The God Gene Redux

Darwinists of all stripes can hardly refrain from evolutionary storytelling when it comes to human psychology.  Not surprisingly, they focus largely on their opponents–those who have faith in God.  The recent work by archeologists Joyce Marcus and Kent Flannery seems to follow the familiar template.1  Start with an actual study, then speculate wildly about how natural selection brought about the observed results.

During 15 years of excavation they have uncovered not some monumental temple but evidence of a critical transition in religious behavior. The record begins with a simple dancing floor, the arena for the communal religious dances held by hunter-gatherers in about 7,000 B.C. It moves to the ancestor-cult shrines that appeared after the beginning of corn-based agriculture around 1,500 B.C., and ends in A.D. 30 with the sophisticated, astronomically oriented temples of an early archaic state.

This and other research is pointing to a new perspective on religion, one that seeks to explain why religious behavior has occurred in societies at every stage of development and in every region of the world. Religion has the hallmarks of an evolved behavior, meaning that it exists because it was favored by natural selection. It is universal because it was wired into our neural circuitry before the ancestral human population dispersed from its African homeland.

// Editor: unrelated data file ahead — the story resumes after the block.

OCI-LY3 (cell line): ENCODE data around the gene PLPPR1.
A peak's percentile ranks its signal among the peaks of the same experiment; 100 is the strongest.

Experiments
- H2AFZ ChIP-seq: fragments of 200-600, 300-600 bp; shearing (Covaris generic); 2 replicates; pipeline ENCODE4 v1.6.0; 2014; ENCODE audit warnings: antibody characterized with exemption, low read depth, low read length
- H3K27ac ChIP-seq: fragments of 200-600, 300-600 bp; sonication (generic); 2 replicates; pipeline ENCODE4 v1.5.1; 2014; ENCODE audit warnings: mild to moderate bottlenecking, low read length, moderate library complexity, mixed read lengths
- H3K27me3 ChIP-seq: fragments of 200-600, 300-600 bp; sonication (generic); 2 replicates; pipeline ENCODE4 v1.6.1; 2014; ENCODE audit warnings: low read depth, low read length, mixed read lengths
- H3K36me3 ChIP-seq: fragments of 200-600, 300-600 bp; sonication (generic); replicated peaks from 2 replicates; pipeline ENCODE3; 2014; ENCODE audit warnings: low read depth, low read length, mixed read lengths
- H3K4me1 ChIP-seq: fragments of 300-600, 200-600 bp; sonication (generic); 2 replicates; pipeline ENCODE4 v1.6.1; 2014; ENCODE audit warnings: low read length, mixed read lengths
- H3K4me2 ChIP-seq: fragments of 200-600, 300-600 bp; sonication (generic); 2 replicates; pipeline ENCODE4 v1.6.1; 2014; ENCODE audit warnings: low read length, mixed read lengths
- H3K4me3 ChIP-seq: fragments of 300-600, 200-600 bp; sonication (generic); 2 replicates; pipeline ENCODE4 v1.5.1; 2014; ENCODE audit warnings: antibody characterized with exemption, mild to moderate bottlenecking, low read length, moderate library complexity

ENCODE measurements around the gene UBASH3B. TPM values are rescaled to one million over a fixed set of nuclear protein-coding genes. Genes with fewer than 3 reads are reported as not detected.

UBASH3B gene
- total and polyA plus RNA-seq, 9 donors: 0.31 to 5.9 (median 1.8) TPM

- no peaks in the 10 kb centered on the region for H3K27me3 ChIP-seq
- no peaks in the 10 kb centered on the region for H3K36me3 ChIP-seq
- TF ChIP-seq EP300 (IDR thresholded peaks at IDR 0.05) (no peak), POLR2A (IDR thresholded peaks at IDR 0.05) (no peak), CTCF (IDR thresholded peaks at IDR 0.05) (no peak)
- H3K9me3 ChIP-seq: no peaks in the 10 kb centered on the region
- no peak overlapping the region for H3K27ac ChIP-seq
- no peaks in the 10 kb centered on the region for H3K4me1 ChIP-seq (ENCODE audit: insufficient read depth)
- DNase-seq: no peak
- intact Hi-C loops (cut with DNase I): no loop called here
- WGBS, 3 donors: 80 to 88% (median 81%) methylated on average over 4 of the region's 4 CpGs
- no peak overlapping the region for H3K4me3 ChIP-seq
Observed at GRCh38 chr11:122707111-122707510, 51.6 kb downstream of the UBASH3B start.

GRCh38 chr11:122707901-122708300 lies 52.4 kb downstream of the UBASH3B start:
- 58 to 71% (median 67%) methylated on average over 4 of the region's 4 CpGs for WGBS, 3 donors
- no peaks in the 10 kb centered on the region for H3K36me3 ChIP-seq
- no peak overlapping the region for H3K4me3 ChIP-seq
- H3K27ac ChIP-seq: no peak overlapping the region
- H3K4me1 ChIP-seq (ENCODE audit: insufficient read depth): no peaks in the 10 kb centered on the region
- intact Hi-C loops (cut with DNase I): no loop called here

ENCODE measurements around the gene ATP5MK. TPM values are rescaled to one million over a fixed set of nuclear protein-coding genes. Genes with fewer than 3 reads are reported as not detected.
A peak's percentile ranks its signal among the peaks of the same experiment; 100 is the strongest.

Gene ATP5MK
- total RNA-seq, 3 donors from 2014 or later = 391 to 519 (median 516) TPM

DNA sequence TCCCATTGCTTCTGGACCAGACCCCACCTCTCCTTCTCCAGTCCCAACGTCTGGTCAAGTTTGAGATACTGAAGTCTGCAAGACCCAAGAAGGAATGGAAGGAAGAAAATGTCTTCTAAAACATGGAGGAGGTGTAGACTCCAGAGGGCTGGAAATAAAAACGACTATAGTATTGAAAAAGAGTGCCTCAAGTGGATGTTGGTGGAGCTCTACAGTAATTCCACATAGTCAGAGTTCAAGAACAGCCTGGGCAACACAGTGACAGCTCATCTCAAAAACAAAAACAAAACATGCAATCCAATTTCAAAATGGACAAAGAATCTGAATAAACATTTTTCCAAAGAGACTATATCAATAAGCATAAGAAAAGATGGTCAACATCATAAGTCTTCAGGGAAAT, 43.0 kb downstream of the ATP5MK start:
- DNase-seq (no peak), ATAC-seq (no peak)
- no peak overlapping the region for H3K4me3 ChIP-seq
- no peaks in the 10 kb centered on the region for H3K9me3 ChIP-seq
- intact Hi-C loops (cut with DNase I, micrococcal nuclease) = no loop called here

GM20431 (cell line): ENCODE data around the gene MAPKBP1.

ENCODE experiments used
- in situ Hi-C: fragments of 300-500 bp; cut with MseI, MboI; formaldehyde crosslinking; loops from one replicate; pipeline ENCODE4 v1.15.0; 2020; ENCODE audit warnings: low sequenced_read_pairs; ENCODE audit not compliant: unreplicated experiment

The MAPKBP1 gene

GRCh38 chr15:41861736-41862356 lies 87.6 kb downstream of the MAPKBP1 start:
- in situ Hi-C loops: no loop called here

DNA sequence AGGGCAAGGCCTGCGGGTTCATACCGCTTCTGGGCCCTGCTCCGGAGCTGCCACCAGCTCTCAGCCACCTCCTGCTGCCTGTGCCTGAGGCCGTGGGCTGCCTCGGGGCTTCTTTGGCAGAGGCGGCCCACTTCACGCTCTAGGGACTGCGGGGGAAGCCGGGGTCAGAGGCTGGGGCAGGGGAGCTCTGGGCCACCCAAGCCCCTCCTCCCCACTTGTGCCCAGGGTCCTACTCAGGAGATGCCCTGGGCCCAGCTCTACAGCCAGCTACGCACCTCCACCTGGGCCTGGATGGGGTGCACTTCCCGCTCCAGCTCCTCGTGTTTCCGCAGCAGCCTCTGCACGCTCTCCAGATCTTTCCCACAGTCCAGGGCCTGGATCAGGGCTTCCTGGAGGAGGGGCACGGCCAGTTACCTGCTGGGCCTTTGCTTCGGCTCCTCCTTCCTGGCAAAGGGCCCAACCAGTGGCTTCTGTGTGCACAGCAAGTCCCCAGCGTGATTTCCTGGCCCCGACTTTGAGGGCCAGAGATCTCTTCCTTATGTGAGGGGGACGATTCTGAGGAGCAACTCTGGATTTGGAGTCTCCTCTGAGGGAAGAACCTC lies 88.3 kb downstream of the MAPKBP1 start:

For atheists, it is not a particularly welcome thought that religion evolved because it conferred essential benefits on early human societies and their successors. If religion is a lifebelt, it is hard to portray it as useless.

For believers, it may seem threatening to think that the mind has been shaped to believe in gods, since the actual existence of the divine may then seem less likely.

In case you missed it before, I think John Cleese’s work in this area is as good or better than any other Darwinist speculating in this area.

Reference:
1. http://www.nytimes.com/2009/11/15/weekinreview/12wade.html

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5 Responses

  1. Gene, Gene, The Dancing Machine;)

    I think there’s a gene (I can make it up just like anyone else can!), based on observable behavior in others (let’s call it the “god-of-this-world gene”), that has always blinded (made lame, stupid and corrupted) a small percentage of people, throughout time, atheists/agnostics/Darwinians, etc, to the truth that is right in front of their turned-up-“intellectual” noses and near-sighted eyes.

    This corrupted gene (it has been observed by the many) has always been the cause of a peculiar form of arrested development, in this “we’ll scream bloody murder until you stop ignoring us” minority, which leads to immature, impudent and arrogant story telling, or, if truth be told, bald-face fairy tales (lies): the “I see nothing, I hear nothing, I know nothing of anything except that which I can make up from the material world around me” folks.